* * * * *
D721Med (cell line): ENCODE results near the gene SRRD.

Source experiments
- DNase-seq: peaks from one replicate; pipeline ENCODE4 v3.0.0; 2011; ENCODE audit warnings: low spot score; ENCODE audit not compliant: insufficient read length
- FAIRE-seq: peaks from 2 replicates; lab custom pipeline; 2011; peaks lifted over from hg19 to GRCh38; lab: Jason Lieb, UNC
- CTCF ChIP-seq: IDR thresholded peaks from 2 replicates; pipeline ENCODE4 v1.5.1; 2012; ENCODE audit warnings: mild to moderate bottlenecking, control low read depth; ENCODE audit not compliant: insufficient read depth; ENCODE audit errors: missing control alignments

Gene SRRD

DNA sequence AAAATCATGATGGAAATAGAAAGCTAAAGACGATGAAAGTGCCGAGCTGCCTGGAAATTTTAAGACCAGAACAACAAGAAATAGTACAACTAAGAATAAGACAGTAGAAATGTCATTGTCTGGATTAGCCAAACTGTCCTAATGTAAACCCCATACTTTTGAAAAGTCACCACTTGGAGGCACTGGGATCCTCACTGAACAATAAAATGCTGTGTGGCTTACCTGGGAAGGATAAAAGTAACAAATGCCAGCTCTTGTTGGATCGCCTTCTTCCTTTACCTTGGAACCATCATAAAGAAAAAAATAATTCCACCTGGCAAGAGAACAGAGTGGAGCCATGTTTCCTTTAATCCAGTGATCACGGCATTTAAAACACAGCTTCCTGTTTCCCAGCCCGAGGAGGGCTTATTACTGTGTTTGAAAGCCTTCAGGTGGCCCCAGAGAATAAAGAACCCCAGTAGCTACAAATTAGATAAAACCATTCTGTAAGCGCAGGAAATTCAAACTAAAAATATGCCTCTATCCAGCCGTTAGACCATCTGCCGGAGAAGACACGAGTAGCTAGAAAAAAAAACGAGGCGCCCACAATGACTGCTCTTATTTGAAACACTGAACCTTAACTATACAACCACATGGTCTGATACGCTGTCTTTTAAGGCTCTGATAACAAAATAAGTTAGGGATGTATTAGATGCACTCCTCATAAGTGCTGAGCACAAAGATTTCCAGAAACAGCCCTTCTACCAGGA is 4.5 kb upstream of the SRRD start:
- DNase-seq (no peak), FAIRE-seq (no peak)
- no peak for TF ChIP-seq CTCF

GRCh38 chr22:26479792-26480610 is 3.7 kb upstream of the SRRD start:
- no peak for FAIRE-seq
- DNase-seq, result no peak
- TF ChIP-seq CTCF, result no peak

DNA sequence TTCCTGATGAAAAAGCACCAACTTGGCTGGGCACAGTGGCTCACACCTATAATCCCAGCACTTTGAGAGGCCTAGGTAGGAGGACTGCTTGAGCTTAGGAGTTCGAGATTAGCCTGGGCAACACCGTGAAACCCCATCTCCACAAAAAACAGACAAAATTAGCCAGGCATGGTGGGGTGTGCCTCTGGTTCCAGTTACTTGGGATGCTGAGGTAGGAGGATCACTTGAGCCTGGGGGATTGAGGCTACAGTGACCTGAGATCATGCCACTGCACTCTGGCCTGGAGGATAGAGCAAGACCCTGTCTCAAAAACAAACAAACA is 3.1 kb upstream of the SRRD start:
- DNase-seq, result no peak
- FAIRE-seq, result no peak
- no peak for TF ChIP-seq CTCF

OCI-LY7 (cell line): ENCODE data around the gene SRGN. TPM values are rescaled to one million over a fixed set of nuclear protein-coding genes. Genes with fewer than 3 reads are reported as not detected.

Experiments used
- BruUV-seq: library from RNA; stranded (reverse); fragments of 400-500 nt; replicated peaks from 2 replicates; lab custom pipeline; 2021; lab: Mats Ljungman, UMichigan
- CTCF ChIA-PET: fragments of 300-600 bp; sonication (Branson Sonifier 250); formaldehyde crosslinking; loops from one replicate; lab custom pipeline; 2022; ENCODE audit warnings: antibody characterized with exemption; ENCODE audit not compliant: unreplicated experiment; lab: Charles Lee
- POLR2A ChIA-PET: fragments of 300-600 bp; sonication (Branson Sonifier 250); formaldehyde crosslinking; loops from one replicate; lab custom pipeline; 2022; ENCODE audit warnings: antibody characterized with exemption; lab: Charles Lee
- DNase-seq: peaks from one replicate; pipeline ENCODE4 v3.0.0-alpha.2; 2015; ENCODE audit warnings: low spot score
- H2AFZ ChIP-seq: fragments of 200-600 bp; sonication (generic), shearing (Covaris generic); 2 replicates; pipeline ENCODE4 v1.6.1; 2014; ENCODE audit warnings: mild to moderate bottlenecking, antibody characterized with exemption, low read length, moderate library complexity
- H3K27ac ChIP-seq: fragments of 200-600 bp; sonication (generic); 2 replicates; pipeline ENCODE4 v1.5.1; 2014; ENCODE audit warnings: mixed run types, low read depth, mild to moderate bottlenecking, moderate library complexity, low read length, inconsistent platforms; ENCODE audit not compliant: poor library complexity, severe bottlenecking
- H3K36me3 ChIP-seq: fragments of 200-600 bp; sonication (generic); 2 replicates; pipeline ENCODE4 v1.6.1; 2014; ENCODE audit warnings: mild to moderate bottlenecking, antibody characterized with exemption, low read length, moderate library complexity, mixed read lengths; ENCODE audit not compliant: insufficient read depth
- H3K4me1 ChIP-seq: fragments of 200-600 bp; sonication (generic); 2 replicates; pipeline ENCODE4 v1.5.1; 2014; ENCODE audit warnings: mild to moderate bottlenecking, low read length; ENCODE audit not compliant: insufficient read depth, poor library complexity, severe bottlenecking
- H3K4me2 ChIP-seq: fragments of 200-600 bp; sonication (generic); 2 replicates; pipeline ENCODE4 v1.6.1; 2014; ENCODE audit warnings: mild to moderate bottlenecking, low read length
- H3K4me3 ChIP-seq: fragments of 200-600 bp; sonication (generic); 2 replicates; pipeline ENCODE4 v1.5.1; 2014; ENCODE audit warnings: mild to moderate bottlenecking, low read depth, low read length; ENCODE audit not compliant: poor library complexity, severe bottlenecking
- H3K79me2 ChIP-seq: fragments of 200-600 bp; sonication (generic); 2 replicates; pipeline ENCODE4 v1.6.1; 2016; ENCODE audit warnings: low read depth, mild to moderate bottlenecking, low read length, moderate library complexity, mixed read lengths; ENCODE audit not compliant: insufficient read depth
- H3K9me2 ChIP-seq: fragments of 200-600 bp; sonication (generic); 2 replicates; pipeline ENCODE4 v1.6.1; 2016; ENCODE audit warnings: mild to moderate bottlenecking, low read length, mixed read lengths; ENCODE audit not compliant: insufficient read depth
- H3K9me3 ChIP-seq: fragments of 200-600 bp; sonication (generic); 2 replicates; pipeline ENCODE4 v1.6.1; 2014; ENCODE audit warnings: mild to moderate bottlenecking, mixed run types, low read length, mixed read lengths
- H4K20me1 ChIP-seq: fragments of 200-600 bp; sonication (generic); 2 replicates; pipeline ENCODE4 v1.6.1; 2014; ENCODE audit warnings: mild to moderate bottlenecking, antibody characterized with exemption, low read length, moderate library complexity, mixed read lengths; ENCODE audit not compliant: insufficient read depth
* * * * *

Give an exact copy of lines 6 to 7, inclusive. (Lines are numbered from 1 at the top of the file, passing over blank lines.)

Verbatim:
Gene SRRD

DNA sequence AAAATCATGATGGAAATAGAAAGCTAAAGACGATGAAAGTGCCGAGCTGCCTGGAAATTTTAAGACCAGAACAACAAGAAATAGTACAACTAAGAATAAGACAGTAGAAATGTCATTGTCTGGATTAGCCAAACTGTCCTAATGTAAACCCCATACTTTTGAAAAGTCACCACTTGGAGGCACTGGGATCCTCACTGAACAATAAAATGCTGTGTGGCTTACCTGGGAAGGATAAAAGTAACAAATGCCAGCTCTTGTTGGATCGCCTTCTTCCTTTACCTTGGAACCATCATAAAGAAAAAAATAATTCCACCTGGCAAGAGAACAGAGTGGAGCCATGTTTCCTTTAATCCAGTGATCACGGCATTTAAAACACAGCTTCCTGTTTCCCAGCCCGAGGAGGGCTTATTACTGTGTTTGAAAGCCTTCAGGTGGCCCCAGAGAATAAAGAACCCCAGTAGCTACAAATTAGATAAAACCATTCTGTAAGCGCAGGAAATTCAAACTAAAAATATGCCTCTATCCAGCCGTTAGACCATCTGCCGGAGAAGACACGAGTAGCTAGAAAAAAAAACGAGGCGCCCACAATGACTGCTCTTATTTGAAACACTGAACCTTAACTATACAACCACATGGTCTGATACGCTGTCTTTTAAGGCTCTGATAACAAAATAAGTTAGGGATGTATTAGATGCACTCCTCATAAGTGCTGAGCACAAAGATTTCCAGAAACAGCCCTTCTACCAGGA is 4.5 kb upstream of the SRRD start: